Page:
I admit it. I'm a binge blogger (I borrowed this term from a friend of mine who posted on the same topic). I make several blog entries over the course of a week or so and then it may be a month or two before I show up again. I suppose my good intentions of blogging regularly just get swept under the rug of day-to-day reality and how/where I choose to spend my time. But, regardless of frequency, I suppose it's fairly obvious from this post that I'm still here.
I was doing a bit of blog surfing tonight to catch up on a long list of blogs I enjoy reading and came across the following from a recent Seth Godin post:
"Firing the customers you can't possibly please gives you the bandwidth and resources to coddle the ones that truly deserve your attention and repay you with referrals, applause and loyalty."
Amen! This reminded me a a time early in my days as a self-employed consultant back in the mid-90's. I took on a client that turned out to be a royal pain-in-the-backside. They'd call me to complain about their fax not working (among other odd things) and even though the services I had contracted with them to provide had nothing to do with most of the things they called to rant about, they expected me to address and fix them all. I ended up giving them back the initial fee they'd paid and canceled the contract. I felt better immediately and the time I was spending dealing with them was quickly filled with several new (and much nicer and "normal") customers.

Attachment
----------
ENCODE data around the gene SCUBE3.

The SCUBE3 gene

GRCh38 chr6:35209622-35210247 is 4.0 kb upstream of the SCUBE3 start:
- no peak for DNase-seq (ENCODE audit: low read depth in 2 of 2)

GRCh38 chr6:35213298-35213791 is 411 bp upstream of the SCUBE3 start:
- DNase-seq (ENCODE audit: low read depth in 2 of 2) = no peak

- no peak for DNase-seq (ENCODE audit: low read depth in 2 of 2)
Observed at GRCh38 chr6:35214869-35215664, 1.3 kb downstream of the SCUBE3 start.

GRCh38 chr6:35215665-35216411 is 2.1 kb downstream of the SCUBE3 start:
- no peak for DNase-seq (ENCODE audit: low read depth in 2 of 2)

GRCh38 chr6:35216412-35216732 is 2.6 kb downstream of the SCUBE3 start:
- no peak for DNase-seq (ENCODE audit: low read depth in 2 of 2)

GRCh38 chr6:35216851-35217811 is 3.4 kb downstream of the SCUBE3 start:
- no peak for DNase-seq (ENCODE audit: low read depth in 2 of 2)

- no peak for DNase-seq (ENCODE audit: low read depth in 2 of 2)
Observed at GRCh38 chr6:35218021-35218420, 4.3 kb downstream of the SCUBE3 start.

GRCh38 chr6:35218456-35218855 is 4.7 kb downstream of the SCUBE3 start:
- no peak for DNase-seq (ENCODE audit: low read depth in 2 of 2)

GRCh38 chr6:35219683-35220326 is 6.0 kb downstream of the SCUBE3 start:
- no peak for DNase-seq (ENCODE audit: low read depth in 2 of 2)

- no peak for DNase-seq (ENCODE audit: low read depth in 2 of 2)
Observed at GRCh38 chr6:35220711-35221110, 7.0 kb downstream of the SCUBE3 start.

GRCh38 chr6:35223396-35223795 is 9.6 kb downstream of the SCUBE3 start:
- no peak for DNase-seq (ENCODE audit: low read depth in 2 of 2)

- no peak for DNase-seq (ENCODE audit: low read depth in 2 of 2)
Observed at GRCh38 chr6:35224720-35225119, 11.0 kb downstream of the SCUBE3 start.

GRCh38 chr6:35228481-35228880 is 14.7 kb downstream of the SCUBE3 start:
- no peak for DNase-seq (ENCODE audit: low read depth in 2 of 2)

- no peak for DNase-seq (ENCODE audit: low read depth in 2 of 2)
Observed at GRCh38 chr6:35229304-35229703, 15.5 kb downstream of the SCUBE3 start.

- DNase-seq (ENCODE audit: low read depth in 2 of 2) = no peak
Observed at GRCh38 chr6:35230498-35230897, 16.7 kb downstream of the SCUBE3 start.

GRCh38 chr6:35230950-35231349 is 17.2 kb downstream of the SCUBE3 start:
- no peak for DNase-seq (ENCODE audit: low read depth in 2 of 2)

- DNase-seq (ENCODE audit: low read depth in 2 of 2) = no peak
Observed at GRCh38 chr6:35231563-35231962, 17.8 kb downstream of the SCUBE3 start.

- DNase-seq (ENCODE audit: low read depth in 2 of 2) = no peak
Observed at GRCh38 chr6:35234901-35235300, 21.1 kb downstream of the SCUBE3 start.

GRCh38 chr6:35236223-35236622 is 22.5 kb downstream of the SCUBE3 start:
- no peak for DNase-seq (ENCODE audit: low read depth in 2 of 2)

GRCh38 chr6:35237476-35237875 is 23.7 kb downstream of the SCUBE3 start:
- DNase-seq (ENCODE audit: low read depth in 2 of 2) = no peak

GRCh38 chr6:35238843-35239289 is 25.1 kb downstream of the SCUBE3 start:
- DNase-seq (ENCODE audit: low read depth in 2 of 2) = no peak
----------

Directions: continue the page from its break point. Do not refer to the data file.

So, I can relate to this quote. I also think it just makes good sense across the board. Whatever you give your time and attention to (careers, relationships, etc) should yield positive (whatever positive means to you) results. If you find that you're always unhappy when dealing with certain aspects of life, then I think it's entirely reasonable to look for ways to eliminate/reduce whatever it is and replace it with something that brings more happiness and positiveness to you. It may seem difficult and a bit scary to do so, but I think in the long run it's the way to go.
On a different note, I spoke today at the MAOP (Mid Atlantic Association of Oracle Professionals) Conference held today in Reston VA. I really enjoyed being there and got some good feedback and questions after speaking. In my current work I don't get the opportunity to speak in front of folks like I used to when I taught classes at least a couple of weeks a month. So, I'm really grateful to MAOP for asking me to speak and for having the opportunity to get a "fix" from presenting to a great audience!
And speaking of conferences, the annual Hotsos Symposium is coming up March 7-11 in Dallas. This will be the first one I've missed since they started having them 8 years ago (bummer!). But, if you want to attend one of the best conferences anywhere, and the only one focused specifically on Oracle performance, there's still seats available. I highly recommend it!